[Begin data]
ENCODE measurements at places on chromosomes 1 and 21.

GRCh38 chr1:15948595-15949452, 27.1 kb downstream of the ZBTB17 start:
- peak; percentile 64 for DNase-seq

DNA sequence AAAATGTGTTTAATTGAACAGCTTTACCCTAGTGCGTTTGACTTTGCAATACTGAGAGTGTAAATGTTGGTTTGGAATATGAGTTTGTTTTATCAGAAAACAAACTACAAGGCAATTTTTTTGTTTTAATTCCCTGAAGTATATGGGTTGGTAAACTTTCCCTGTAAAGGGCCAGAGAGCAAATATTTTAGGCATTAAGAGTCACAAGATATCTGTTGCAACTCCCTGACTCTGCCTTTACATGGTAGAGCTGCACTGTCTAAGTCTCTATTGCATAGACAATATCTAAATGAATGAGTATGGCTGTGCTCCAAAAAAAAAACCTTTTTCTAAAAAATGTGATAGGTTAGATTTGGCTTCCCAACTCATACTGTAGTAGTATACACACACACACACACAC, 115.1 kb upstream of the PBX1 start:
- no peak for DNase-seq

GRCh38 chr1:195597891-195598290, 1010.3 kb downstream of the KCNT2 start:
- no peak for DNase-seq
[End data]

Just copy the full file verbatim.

ENCODE measurements at places on chromosomes 1 and 21.

GRCh38 chr1:15948595-15949452, 27.1 kb downstream of the ZBTB17 start:
- peak; percentile 64 for DNase-seq

DNA sequence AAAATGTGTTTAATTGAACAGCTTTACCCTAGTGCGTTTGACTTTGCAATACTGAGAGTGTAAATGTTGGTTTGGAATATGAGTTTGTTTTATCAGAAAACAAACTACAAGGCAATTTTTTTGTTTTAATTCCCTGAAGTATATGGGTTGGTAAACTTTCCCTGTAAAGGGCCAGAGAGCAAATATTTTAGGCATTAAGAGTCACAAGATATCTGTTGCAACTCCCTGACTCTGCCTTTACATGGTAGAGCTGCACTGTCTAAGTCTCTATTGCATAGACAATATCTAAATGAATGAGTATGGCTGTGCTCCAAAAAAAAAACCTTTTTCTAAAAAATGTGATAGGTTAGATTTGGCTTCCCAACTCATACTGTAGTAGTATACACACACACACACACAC, 115.1 kb upstream of the PBX1 start:
- no peak for DNase-seq

GRCh38 chr1:195597891-195598290, 1010.3 kb downstream of the KCNT2 start:
- no peak for DNase-seq